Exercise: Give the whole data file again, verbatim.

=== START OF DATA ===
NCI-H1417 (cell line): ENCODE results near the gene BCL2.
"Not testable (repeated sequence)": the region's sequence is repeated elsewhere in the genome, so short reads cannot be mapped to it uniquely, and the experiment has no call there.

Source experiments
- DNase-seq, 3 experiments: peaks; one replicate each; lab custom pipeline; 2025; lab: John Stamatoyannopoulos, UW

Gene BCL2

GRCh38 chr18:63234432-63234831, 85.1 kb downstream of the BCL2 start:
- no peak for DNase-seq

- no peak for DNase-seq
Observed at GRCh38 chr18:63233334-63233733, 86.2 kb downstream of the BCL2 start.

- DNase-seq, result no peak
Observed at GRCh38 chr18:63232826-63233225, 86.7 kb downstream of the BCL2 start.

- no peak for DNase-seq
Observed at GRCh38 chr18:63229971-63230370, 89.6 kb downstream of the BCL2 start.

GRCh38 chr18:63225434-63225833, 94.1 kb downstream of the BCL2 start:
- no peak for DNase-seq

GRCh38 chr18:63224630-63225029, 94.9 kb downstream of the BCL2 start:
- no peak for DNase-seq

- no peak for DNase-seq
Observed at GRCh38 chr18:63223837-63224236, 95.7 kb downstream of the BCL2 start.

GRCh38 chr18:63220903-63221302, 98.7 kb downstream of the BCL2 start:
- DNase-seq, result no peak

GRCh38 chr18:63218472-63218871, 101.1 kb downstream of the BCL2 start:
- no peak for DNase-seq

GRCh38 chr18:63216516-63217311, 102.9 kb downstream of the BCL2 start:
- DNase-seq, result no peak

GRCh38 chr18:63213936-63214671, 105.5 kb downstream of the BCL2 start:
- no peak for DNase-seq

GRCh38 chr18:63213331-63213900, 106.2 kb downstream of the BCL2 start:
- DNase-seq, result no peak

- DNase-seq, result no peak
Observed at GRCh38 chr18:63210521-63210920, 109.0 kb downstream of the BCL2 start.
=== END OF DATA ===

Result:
NCI-H1417 (cell line): ENCODE results near the gene BCL2.
"Not testable (repeated sequence)": the region's sequence is repeated elsewhere in the genome, so short reads cannot be mapped to it uniquely, and the experiment has no call there.

Source experiments
- DNase-seq, 3 experiments: peaks; one replicate each; lab custom pipeline; 2025; lab: John Stamatoyannopoulos, UW

Gene BCL2

GRCh38 chr18:63234432-63234831, 85.1 kb downstream of the BCL2 start:
- no peak for DNase-seq

- no peak for DNase-seq
Observed at GRCh38 chr18:63233334-63233733, 86.2 kb downstream of the BCL2 start.

- DNase-seq, result no peak
Observed at GRCh38 chr18:63232826-63233225, 86.7 kb downstream of the BCL2 start.

- no peak for DNase-seq
Observed at GRCh38 chr18:63229971-63230370, 89.6 kb downstream of the BCL2 start.

GRCh38 chr18:63225434-63225833, 94.1 kb downstream of the BCL2 start:
- no peak for DNase-seq

GRCh38 chr18:63224630-63225029, 94.9 kb downstream of the BCL2 start:
- no peak for DNase-seq

- no peak for DNase-seq
Observed at GRCh38 chr18:63223837-63224236, 95.7 kb downstream of the BCL2 start.

GRCh38 chr18:63220903-63221302, 98.7 kb downstream of the BCL2 start:
- DNase-seq, result no peak

GRCh38 chr18:63218472-63218871, 101.1 kb downstream of the BCL2 start:
- no peak for DNase-seq

GRCh38 chr18:63216516-63217311, 102.9 kb downstream of the BCL2 start:
- DNase-seq, result no peak

GRCh38 chr18:63213936-63214671, 105.5 kb downstream of the BCL2 start:
- no peak for DNase-seq

GRCh38 chr18:63213331-63213900, 106.2 kb downstream of the BCL2 start:
- DNase-seq, result no peak

- DNase-seq, result no peak
Observed at GRCh38 chr18:63210521-63210920, 109.0 kb downstream of the BCL2 start.